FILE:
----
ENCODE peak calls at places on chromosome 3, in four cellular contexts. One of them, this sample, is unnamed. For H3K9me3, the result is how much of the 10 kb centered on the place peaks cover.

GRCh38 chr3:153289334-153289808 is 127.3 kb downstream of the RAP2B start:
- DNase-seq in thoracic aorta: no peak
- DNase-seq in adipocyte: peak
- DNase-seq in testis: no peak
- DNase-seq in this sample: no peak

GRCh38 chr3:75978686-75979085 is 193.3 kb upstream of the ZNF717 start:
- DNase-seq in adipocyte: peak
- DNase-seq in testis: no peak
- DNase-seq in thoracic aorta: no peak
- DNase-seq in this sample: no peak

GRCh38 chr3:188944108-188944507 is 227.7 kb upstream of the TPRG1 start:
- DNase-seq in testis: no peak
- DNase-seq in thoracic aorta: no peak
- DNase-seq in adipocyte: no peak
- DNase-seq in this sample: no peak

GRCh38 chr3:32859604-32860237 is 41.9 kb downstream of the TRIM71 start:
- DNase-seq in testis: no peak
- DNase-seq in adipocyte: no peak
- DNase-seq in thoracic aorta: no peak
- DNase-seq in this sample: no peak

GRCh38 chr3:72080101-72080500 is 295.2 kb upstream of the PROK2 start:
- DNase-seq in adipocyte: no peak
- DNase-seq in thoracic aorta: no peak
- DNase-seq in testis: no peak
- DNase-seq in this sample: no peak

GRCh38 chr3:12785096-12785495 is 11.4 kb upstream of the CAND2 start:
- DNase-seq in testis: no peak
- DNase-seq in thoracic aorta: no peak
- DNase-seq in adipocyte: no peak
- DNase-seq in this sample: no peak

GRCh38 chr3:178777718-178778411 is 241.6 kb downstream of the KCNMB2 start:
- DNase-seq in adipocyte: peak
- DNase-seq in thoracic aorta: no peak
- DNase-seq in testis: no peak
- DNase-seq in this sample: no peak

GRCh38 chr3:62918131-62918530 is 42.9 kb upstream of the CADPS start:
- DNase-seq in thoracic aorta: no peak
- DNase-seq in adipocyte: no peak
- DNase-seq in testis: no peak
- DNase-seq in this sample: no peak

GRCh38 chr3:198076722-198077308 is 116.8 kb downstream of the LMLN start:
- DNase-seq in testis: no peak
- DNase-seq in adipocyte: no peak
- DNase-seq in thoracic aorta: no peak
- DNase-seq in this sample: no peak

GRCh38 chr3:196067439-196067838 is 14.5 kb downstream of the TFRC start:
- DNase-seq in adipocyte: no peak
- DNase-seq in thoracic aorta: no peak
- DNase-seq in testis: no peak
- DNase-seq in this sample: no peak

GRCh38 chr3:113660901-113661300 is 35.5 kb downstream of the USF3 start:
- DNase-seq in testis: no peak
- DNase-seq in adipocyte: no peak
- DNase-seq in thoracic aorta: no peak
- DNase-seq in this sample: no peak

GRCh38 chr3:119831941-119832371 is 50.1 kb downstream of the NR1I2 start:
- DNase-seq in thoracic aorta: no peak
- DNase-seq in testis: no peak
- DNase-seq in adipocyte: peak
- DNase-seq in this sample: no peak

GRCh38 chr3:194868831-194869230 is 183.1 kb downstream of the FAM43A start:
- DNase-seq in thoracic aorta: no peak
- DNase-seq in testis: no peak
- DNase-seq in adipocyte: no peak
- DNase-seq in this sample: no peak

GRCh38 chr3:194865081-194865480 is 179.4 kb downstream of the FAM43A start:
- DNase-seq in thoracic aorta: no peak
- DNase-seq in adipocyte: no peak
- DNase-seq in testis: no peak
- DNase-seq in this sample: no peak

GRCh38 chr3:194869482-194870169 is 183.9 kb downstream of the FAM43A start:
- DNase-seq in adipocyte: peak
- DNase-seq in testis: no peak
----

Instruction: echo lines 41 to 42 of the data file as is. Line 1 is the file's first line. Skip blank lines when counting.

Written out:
- DNase-seq in this sample: no peak

GRCh38 chr3:198076722-198077308 is 116.8 kb downstream of the LMLN start: